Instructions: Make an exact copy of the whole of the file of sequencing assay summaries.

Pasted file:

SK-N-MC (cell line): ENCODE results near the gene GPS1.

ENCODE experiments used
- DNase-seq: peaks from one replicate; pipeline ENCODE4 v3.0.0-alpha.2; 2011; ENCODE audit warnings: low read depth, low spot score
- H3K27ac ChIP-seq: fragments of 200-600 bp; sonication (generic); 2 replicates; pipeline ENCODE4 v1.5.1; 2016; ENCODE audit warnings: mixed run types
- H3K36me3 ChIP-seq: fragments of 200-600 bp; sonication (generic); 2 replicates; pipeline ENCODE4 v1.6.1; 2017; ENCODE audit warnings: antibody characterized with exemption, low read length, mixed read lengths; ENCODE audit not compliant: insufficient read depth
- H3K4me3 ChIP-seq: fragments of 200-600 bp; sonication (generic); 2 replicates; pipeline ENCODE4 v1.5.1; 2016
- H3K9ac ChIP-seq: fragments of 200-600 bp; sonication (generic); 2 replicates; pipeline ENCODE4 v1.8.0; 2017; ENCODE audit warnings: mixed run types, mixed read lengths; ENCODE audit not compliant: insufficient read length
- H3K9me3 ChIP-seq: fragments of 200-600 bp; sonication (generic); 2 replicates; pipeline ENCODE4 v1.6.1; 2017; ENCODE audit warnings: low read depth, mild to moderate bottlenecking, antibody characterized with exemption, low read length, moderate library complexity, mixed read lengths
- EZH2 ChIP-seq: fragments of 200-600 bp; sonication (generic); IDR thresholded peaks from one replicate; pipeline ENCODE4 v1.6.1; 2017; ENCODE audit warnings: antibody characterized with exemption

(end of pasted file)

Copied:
SK-N-MC (cell line): ENCODE results near the gene GPS1.

ENCODE experiments used
- DNase-seq: peaks from one replicate; pipeline ENCODE4 v3.0.0-alpha.2; 2011; ENCODE audit warnings: low read depth, low spot score
- H3K27ac ChIP-seq: fragments of 200-600 bp; sonication (generic); 2 replicates; pipeline ENCODE4 v1.5.1; 2016; ENCODE audit warnings: mixed run types
- H3K36me3 ChIP-seq: fragments of 200-600 bp; sonication (generic); 2 replicates; pipeline ENCODE4 v1.6.1; 2017; ENCODE audit warnings: antibody characterized with exemption, low read length, mixed read lengths; ENCODE audit not compliant: insufficient read depth
- H3K4me3 ChIP-seq: fragments of 200-600 bp; sonication (generic); 2 replicates; pipeline ENCODE4 v1.5.1; 2016
- H3K9ac ChIP-seq: fragments of 200-600 bp; sonication (generic); 2 replicates; pipeline ENCODE4 v1.8.0; 2017; ENCODE audit warnings: mixed run types, mixed read lengths; ENCODE audit not compliant: insufficient read length
- H3K9me3 ChIP-seq: fragments of 200-600 bp; sonication (generic); 2 replicates; pipeline ENCODE4 v1.6.1; 2017; ENCODE audit warnings: low read depth, mild to moderate bottlenecking, antibody characterized with exemption, low read length, moderate library complexity, mixed read lengths
- EZH2 ChIP-seq: fragments of 200-600 bp; sonication (generic); IDR thresholded peaks from one replicate; pipeline ENCODE4 v1.6.1; 2017; ENCODE audit warnings: antibody characterized with exemption